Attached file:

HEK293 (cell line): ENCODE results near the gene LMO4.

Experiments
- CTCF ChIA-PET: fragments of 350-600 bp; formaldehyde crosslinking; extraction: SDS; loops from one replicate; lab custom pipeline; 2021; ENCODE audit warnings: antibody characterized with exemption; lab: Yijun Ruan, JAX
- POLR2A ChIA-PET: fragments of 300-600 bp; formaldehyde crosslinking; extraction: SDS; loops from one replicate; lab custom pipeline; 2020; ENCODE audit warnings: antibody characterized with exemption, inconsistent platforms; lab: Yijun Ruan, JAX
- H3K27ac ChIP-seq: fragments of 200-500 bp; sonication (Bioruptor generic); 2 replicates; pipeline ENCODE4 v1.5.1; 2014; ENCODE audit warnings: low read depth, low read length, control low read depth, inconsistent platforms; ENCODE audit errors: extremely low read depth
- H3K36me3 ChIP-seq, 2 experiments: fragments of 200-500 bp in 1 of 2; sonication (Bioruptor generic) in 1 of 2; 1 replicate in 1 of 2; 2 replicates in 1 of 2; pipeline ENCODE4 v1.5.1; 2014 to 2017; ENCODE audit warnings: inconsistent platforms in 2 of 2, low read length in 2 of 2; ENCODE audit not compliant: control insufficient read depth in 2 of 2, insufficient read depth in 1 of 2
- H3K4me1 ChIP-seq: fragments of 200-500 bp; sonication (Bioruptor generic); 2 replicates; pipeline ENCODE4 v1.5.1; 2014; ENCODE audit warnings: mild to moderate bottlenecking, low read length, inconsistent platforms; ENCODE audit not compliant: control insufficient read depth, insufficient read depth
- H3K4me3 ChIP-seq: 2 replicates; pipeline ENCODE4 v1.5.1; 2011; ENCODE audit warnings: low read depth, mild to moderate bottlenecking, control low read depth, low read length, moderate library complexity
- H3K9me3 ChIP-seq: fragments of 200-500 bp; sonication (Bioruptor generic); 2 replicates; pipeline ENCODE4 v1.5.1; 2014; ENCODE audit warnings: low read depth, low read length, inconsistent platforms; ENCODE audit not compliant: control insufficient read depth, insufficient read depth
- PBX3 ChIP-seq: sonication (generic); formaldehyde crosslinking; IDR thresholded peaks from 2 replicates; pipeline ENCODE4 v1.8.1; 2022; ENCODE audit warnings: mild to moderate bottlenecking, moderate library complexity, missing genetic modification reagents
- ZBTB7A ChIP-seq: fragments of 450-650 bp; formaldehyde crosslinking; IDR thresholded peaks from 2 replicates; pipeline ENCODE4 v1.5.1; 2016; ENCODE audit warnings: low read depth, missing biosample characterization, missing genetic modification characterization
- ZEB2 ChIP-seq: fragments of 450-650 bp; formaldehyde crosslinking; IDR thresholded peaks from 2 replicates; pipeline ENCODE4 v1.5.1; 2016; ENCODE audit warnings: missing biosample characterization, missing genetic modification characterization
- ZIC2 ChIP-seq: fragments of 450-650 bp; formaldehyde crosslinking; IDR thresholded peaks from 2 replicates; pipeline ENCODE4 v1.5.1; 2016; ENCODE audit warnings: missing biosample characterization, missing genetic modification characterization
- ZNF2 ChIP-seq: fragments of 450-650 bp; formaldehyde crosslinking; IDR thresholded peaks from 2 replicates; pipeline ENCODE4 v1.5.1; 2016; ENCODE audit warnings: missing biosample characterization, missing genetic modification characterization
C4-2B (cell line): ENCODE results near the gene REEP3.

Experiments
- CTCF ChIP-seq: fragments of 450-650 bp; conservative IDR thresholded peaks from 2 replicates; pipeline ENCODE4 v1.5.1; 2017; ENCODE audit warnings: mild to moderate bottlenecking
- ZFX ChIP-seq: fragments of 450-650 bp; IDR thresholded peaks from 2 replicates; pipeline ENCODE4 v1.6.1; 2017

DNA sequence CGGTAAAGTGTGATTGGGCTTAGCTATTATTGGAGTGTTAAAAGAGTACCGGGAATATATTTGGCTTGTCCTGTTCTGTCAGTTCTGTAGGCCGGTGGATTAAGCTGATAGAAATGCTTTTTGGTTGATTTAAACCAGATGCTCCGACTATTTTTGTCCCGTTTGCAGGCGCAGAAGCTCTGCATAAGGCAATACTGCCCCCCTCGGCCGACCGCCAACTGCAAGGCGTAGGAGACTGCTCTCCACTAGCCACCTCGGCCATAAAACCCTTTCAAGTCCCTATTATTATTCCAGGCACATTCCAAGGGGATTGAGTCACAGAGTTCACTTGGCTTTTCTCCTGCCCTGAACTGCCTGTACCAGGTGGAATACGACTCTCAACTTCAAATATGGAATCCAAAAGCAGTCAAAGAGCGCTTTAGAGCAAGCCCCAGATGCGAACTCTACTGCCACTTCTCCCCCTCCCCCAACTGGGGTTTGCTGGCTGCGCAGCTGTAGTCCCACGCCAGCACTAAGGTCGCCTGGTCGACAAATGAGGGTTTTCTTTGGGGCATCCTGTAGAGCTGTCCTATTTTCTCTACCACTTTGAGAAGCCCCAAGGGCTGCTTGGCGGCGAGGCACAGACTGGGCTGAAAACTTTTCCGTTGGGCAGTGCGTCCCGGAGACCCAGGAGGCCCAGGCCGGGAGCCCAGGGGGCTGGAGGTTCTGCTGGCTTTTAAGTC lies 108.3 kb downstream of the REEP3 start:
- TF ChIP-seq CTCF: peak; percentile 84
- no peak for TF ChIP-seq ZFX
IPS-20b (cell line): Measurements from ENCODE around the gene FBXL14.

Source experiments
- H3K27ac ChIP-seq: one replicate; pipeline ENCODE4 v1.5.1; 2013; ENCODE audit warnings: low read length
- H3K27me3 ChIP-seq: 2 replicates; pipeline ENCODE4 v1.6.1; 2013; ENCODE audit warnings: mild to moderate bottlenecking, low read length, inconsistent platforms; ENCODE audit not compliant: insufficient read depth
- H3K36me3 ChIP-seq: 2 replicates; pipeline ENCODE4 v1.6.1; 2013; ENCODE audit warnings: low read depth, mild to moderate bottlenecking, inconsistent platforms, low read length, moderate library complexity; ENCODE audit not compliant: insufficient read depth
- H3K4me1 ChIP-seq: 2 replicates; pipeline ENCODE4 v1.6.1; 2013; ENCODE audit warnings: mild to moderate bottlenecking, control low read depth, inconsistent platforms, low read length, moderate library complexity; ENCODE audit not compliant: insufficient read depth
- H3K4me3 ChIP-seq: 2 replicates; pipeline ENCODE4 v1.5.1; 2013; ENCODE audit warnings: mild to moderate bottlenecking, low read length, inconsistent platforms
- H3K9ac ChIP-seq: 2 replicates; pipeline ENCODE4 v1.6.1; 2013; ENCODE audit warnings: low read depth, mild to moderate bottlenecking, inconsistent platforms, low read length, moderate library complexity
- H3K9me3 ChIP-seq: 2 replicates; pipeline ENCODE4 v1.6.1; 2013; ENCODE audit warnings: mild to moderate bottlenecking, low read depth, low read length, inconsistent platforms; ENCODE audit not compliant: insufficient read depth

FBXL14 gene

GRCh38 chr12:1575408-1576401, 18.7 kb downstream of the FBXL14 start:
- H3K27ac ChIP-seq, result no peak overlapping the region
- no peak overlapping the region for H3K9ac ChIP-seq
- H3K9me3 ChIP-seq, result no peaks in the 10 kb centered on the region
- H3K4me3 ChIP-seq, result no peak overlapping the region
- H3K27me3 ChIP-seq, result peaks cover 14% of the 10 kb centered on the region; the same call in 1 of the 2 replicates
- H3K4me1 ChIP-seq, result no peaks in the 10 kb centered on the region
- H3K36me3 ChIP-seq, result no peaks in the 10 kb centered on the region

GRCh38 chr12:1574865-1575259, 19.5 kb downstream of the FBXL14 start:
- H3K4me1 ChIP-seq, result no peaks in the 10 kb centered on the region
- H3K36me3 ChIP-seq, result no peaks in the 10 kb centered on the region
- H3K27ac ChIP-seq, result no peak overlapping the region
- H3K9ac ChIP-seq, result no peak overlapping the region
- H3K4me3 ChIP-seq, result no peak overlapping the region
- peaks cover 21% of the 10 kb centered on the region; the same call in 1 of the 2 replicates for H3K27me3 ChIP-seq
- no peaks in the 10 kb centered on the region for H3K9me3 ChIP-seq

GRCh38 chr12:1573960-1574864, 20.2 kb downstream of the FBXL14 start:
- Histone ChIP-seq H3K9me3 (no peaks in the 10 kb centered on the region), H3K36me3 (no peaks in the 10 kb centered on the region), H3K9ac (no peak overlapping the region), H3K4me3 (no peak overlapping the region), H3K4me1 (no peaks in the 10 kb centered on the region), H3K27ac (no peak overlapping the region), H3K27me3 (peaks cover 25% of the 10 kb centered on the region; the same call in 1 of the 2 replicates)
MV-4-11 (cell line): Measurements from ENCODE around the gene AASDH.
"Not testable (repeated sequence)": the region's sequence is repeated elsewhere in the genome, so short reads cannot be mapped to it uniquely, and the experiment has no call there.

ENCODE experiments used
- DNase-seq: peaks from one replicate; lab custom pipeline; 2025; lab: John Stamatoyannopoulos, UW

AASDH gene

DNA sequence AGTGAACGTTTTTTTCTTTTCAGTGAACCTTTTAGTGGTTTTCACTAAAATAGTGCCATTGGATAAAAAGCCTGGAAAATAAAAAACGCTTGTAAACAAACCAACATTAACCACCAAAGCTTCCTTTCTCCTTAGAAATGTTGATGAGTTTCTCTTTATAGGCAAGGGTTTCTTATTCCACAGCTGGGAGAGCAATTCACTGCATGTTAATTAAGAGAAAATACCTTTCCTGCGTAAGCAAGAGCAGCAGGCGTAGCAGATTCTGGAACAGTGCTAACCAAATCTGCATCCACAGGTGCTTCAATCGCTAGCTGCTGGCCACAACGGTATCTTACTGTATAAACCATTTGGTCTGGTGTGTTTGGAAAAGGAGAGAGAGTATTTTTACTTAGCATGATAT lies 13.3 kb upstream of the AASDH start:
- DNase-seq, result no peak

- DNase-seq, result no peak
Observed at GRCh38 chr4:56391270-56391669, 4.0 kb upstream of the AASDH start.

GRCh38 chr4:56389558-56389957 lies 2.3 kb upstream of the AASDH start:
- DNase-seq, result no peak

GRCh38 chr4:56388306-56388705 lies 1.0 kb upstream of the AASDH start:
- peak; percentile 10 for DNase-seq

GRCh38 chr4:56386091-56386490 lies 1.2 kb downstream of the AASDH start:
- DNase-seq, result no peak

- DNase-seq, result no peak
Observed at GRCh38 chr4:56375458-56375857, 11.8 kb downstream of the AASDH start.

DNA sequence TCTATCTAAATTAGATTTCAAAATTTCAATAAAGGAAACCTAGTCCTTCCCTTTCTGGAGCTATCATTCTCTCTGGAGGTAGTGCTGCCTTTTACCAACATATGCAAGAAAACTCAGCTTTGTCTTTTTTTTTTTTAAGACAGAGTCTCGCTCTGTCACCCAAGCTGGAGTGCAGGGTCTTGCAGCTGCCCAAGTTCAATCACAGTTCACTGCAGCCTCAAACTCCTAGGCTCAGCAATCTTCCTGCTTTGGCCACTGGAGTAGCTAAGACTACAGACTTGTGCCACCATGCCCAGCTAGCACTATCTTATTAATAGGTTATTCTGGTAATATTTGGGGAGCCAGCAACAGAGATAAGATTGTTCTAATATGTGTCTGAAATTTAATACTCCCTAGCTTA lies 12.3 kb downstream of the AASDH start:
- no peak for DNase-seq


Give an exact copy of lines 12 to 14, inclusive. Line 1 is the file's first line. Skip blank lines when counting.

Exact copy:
- ZEB2 ChIP-seq: fragments of 450-650 bp; formaldehyde crosslinking; IDR thresholded peaks from 2 replicates; pipeline ENCODE4 v1.5.1; 2016; ENCODE audit warnings: missing biosample characterization, missing genetic modification characterization
- ZIC2 ChIP-seq: fragments of 450-650 bp; formaldehyde crosslinking; IDR thresholded peaks from 2 replicates; pipeline ENCODE4 v1.5.1; 2016; ENCODE audit warnings: missing biosample characterization, missing genetic modification characterization
- ZNF2 ChIP-seq: fragments of 450-650 bp; formaldehyde crosslinking; IDR thresholded peaks from 2 replicates; pipeline ENCODE4 v1.5.1; 2016; ENCODE audit warnings: missing biosample characterization, missing genetic modification characterization